Posted on : Monday July 11, 2011

By Sharon Mager, BCM/D Correspondent

NOME, Alaska–Oak Grove members Mary Frances Tracy and Diane Weih heard about a ministry in Alaska ministering at the Iditarod and the women were interested, feeling perhaps God was calling them to help with this ministry. Twenty-two months after the initial intrigue, Tracy and Weih were among mission team volunteers serving at the 2011 Iditarod race.

Mary Frances Tracy cleared snow from the dog hospital while ministering at the Iditarod in Nome, Alaska.

“It was nice knowing that God could call you to something like this and make the way,” Tracy said.

Tracy teaches Royal Ambassadors and Girls in Action groups about missions. In 2009, Brenda Crim, a North American Mission Board (NAMB) missionary and missions strategist, was featured in NAMB’s annual missions study. Crim tirelessly works at the Iditarod each year, coordinating with mission teams, ministering to visitors, racers and staff in a variety of unique ways. “We have to do this!” Tracy told her friend, Diane Weih, who together teach adult Sunday school and are involved in various other ministries at the church.

The idea, however, went on the back burner until Tracy saw an article in BaptistLIFE about a Maryland woman who ministered at the Iditarod ( Tracy felt this was God again laying this ministry on her heart. She and Diane immediately made plans and submitted their registration. Following a nineteen hour flight, the women arrived in Nome on March 17 and they hit the hard cold ground running.

“As soon as we landed, we were working the concessions at the basketball tournament,” Diane Weih said.

“It s a huge thing in Nome,” Tracy said. The highly popular games are well attended and many people participate each year on the teams. Businesses sponsor their employees. This year, Brenda Crim donated the more than $7,000 proceeds from the basketball concessions to the Bearing Sea Women’s Shelter.

The mission team also worked at the annual mushers’ banquet where they met Iditarod winner John Baker and other mushers. They served at the mushers’ breakfast, prayer walked around Nome, provided security in the dog lots and cleaned up the “sick dog tent” at the end of the race.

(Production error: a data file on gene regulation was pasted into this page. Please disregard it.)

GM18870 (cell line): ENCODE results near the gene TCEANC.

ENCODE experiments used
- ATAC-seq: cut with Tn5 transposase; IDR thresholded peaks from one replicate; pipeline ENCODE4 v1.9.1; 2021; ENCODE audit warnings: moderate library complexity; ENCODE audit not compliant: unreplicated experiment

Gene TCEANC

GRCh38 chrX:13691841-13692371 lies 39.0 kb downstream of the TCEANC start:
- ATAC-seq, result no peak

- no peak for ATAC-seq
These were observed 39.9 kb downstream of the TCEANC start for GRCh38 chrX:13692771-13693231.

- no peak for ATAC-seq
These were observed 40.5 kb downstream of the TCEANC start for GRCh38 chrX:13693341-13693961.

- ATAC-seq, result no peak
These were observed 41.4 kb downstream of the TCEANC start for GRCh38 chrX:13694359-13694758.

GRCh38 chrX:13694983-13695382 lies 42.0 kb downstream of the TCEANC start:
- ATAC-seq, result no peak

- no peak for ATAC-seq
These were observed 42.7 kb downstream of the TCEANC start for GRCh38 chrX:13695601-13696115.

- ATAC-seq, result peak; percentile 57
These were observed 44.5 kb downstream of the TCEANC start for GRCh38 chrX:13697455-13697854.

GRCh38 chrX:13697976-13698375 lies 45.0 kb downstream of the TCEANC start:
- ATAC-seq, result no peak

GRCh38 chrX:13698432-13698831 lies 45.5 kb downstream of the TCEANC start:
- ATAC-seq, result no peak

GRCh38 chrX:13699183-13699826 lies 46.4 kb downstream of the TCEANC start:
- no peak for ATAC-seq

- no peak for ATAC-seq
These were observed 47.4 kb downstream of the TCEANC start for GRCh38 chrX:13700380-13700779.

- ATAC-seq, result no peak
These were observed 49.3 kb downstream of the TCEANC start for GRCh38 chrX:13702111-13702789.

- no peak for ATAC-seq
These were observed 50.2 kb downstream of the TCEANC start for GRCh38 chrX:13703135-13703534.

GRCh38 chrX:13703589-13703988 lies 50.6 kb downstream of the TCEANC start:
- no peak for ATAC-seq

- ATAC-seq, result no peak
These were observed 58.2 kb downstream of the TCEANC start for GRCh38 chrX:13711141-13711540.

In addition, team members ministered at Bearing Sea Women’s Shelter, they sang at a senior citizen’s home and walked around town engaging people in conversations. Some team members also ministered at a local jail.

Tracy said they spent the week helping people. “It’s nothing that anyone couldn’t do,” she said. “It was a great week.”

The team slept in bunk cots at Nome Community Church – women on the second floor and men on the third floor.

Tracy said spiritually, people responded to the kindness. They would ask why the volunteers came and that was an open door to share that it was to show the love of Jesus.

Weih said she was encouraged and uplifted during the trip, meeting other volunteers from churches throughout the country and ministering to and with the natives. Weih said many of the Alaskan women she met had been through some very difficult struggles yet they praise God and are growing in their faith.

Above all, Weih said she was overwhelmed with the beauty.

“I could really see God’s glory in the frozen landscape. I’ve never seen it all white like that. There were no mountains. You didn’t see rivers or lakes. Everything was frozen. It looked so clean and fresh,” Weih said.

Tracy said, “It was nice knowing that God could call you to something like this and make the way. You just have to say yes. It took two years, but the desire was there and God was faithful to get us there. I think that’s true with any trip you may want to do. Nothing is out of the possibility with God.”